A-10 Tank Killer 2
By the end of 1996, the U.S. Air Force has almost completely eliminated the A-10 from its inventory. Almost. The spectacular performance characteristics of the aircraft, particularly in the ground support role, uniquely suits the A-10 for the measured application of force in situations of extreme political sensitivity. Accordingly, the Air Force has deployed the remaining A-10s into a new and highly-secret flying unit: the 11th Air Commando Wing (Provisional)-code name Silent Thunder. Its specific mission is covert support of vital U.S. policy objectives for nations or organizations unable to invite or acknowledge open U.S. involvement.
Unlike all other U.S.A.F. units, Silent Thunder’s aircraft normally operate alone. However, the unit specifically recruits star pilots chosen for independence (i.e., talented troublemakers like you. See Personal Briefing: Jack Haggart.) In addition, the unit is heavy in support elements, like AWACS airborne warning and control aircraft, satellite imaging systems, and logistical structure. This unprecedented support capability provides each aircraft commander with phenomenal real-time theater intelligence, as well as plentiful fuel, maintenance, and weapons. Accordingly, the strike elements of Silent Thunder are expected to accomplish missions beyond the scope or capabilities of conventional units of any size.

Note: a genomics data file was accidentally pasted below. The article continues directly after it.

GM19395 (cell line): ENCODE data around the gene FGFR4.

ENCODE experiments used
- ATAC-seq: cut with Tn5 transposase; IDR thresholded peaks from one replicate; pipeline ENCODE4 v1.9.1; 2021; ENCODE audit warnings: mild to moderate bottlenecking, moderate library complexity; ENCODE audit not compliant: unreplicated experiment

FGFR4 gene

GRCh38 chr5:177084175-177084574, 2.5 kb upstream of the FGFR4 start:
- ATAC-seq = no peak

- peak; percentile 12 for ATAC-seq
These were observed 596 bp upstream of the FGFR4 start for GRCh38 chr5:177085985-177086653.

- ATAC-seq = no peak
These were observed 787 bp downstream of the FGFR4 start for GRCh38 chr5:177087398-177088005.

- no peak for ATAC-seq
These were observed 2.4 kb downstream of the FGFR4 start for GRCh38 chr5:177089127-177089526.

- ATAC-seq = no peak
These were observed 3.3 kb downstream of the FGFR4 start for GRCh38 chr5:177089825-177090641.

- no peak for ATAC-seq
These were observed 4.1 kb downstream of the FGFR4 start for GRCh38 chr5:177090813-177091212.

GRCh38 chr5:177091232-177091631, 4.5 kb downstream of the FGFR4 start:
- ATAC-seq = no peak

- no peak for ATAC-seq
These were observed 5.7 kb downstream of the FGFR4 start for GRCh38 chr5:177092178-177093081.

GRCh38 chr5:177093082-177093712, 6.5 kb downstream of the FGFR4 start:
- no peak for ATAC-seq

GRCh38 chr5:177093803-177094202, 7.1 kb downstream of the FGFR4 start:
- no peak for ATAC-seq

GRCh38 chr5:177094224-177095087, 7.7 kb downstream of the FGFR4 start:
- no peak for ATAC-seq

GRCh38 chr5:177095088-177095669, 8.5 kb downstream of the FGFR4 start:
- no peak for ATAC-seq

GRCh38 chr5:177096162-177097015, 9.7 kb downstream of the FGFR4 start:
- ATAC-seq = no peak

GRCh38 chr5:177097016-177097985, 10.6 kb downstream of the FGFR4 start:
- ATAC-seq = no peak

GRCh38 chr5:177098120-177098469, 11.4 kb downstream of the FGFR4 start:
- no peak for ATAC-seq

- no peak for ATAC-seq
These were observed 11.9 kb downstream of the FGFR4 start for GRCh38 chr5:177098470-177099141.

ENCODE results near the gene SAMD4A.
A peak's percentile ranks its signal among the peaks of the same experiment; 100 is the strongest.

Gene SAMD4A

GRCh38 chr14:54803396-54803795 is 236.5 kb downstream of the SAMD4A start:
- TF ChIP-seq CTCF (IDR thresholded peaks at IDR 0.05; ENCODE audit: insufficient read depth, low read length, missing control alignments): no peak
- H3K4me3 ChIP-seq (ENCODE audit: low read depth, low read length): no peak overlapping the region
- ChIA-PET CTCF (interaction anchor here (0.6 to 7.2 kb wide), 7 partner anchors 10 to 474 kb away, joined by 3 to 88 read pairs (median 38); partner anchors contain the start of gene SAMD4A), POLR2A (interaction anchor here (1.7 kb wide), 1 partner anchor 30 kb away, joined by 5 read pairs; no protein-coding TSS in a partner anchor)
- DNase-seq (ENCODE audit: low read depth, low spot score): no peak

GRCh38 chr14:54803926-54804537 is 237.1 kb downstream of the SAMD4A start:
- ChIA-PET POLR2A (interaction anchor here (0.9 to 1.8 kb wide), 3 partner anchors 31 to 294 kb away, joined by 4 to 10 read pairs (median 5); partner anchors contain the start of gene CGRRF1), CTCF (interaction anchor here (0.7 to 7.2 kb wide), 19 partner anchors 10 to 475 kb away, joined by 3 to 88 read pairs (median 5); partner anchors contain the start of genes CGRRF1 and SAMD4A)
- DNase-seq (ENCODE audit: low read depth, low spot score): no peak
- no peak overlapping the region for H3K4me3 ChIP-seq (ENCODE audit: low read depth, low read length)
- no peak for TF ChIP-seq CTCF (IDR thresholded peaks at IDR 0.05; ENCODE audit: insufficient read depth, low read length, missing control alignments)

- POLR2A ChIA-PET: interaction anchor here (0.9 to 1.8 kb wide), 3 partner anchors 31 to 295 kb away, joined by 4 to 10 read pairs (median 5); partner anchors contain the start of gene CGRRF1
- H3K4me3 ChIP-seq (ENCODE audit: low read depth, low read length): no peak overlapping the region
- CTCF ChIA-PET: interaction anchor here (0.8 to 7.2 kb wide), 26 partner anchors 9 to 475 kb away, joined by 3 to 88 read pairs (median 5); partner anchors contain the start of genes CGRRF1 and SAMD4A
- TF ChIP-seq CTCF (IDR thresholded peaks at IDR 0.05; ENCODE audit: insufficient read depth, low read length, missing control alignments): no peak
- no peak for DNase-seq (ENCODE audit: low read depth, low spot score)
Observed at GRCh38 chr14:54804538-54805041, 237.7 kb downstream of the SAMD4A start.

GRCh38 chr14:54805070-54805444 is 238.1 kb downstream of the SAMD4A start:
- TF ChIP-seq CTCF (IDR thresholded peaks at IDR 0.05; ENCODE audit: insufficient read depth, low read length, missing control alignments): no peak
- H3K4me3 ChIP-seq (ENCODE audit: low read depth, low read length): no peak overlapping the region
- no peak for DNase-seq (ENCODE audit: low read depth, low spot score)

Note: The use of the term “Silent Thunder” for the A-10 originated with Iraq’s soldiers during the Gulf War. The airplane’s turbofan engines allowed it to approach so quietly that the target’s first awareness of an attack was usually the thunderous impact of the ordnance.